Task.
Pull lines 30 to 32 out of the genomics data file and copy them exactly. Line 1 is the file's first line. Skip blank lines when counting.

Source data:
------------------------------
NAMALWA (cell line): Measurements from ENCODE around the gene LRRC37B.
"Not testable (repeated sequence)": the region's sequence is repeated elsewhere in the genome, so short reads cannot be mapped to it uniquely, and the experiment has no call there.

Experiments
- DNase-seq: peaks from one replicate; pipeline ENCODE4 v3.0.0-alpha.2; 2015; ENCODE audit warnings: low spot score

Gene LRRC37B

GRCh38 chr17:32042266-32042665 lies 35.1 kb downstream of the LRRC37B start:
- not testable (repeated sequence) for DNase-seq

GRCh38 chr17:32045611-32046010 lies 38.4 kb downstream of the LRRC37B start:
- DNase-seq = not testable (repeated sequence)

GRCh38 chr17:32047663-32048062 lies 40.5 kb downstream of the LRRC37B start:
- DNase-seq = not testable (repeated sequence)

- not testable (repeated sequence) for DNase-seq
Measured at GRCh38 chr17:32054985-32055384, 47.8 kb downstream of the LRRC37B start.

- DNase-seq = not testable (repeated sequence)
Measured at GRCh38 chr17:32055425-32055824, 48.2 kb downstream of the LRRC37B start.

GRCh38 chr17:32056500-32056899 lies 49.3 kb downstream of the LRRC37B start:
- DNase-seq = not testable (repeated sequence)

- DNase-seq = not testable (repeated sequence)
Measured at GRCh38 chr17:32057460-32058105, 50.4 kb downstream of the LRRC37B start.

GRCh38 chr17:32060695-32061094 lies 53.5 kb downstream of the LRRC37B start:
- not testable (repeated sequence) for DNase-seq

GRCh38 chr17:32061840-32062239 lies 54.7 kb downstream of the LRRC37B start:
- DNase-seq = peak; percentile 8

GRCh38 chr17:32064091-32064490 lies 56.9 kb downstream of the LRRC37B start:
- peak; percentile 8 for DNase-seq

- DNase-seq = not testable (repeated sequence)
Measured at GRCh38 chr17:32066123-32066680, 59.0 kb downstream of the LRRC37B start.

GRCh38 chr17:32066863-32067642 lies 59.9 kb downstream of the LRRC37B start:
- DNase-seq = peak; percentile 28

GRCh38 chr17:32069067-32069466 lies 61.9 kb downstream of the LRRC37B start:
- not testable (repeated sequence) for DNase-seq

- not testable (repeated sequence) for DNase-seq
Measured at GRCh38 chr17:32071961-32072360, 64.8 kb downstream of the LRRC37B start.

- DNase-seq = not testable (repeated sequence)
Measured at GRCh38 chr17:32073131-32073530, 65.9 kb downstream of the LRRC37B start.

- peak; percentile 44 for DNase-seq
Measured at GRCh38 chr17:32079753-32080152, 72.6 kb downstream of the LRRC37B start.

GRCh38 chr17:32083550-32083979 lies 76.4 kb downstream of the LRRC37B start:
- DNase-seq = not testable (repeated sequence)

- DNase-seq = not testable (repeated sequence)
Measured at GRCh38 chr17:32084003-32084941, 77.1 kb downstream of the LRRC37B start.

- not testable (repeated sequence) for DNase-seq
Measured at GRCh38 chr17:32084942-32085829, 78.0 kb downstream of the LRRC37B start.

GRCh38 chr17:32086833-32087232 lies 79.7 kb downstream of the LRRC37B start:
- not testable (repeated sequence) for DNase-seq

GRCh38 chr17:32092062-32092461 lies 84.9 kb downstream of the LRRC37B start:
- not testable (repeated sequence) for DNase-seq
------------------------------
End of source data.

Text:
GRCh38 chr17:32069067-32069466 lies 61.9 kb downstream of the LRRC37B start:
- not testable (repeated sequence) for DNase-seq

- not testable (repeated sequence) for DNase-seq